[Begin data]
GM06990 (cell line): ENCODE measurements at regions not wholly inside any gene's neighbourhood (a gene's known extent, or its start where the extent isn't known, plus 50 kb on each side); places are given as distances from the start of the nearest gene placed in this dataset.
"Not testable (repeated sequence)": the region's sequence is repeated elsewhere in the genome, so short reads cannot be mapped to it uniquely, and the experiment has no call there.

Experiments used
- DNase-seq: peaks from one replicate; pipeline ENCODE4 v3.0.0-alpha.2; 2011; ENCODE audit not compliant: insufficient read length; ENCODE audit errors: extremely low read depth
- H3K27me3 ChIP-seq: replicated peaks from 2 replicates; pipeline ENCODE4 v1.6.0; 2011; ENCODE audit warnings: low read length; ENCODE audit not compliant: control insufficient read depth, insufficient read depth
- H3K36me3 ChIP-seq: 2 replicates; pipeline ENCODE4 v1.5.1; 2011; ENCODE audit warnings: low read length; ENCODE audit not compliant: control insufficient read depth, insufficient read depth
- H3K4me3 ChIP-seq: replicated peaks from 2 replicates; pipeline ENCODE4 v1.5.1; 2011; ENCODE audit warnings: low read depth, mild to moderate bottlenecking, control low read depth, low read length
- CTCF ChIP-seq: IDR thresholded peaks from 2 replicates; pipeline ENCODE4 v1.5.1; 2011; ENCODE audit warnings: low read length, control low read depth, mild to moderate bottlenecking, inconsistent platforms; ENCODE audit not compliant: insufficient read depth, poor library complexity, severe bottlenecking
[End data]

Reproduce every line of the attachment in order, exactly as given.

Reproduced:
GM06990 (cell line): ENCODE measurements at regions not wholly inside any gene's neighbourhood (a gene's known extent, or its start where the extent isn't known, plus 50 kb on each side); places are given as distances from the start of the nearest gene placed in this dataset.
"Not testable (repeated sequence)": the region's sequence is repeated elsewhere in the genome, so short reads cannot be mapped to it uniquely, and the experiment has no call there.

Experiments used
- DNase-seq: peaks from one replicate; pipeline ENCODE4 v3.0.0-alpha.2; 2011; ENCODE audit not compliant: insufficient read length; ENCODE audit errors: extremely low read depth
- H3K27me3 ChIP-seq: replicated peaks from 2 replicates; pipeline ENCODE4 v1.6.0; 2011; ENCODE audit warnings: low read length; ENCODE audit not compliant: control insufficient read depth, insufficient read depth
- H3K36me3 ChIP-seq: 2 replicates; pipeline ENCODE4 v1.5.1; 2011; ENCODE audit warnings: low read length; ENCODE audit not compliant: control insufficient read depth, insufficient read depth
- H3K4me3 ChIP-seq: replicated peaks from 2 replicates; pipeline ENCODE4 v1.5.1; 2011; ENCODE audit warnings: low read depth, mild to moderate bottlenecking, control low read depth, low read length
- CTCF ChIP-seq: IDR thresholded peaks from 2 replicates; pipeline ENCODE4 v1.5.1; 2011; ENCODE audit warnings: low read length, control low read depth, mild to moderate bottlenecking, inconsistent platforms; ENCODE audit not compliant: insufficient read depth, poor library complexity, severe bottlenecking